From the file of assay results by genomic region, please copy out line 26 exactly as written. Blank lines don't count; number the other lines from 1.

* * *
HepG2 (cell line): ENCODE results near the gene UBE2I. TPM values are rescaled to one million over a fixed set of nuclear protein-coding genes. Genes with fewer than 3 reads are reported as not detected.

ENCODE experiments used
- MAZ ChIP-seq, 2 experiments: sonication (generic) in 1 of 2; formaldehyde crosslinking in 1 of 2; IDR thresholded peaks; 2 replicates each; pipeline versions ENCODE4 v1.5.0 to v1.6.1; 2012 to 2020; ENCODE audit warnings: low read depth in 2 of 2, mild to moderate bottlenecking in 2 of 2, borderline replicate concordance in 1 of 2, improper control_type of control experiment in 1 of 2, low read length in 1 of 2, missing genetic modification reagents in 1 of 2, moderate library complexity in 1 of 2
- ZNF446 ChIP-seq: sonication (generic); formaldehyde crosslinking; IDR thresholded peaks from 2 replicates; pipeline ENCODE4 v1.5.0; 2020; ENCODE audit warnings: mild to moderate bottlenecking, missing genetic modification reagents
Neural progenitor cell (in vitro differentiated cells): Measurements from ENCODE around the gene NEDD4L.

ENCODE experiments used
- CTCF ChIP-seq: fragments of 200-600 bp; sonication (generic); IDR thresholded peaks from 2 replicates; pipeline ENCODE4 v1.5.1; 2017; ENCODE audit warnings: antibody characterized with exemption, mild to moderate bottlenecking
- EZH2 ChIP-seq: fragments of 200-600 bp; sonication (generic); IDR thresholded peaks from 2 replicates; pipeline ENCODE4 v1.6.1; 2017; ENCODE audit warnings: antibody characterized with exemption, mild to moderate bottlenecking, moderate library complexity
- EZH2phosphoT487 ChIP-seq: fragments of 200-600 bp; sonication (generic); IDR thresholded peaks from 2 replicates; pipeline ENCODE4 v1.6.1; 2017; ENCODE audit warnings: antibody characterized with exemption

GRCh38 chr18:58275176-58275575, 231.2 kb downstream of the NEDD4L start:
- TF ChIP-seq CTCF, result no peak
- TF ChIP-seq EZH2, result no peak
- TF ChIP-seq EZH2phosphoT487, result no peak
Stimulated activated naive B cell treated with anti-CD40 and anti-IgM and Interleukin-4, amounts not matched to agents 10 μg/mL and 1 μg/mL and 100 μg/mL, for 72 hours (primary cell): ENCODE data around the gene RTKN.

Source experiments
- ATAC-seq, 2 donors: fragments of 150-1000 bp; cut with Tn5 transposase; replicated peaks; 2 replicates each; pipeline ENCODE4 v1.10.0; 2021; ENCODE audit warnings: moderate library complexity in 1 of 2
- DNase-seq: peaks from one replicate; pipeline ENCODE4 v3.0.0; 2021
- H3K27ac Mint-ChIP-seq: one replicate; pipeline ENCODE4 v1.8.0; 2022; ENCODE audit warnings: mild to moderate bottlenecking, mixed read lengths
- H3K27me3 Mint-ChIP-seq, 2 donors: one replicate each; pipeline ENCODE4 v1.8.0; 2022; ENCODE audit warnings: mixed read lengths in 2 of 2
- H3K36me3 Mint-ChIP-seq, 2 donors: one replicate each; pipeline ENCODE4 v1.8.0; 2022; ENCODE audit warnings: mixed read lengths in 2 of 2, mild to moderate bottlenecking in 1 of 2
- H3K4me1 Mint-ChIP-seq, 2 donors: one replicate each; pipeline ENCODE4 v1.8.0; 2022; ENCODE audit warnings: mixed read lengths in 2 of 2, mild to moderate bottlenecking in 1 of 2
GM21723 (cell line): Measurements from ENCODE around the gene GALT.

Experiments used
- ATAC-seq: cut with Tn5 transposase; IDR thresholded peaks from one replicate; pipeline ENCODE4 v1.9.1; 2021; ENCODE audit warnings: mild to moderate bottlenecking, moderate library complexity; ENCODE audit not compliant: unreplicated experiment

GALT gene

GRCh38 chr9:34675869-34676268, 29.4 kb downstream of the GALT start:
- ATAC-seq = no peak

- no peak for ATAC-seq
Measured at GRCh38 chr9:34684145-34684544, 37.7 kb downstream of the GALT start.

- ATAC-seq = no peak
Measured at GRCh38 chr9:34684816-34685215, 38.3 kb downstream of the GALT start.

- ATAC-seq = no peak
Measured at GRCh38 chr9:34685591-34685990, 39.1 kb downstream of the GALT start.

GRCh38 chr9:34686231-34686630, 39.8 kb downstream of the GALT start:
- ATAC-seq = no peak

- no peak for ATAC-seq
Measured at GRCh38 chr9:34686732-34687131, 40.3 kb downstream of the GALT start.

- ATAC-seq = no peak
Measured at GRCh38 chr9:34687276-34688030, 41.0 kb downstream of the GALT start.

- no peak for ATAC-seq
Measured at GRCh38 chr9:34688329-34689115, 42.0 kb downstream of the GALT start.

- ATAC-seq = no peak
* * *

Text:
GRCh38 chr9:34675869-34676268, 29.4 kb downstream of the GALT start: